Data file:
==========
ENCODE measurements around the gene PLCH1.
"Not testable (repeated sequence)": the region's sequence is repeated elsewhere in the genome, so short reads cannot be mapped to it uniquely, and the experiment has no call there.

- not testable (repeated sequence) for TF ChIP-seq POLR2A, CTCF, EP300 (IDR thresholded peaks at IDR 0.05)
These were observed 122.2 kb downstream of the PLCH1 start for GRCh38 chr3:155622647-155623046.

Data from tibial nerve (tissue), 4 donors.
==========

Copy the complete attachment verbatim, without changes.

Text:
ENCODE measurements around the gene PLCH1.
"Not testable (repeated sequence)": the region's sequence is repeated elsewhere in the genome, so short reads cannot be mapped to it uniquely, and the experiment has no call there.

- not testable (repeated sequence) for TF ChIP-seq POLR2A, CTCF, EP300 (IDR thresholded peaks at IDR 0.05)
These were observed 122.2 kb downstream of the PLCH1 start for GRCh38 chr3:155622647-155623046.

Data from tibial nerve (tissue), 4 donors.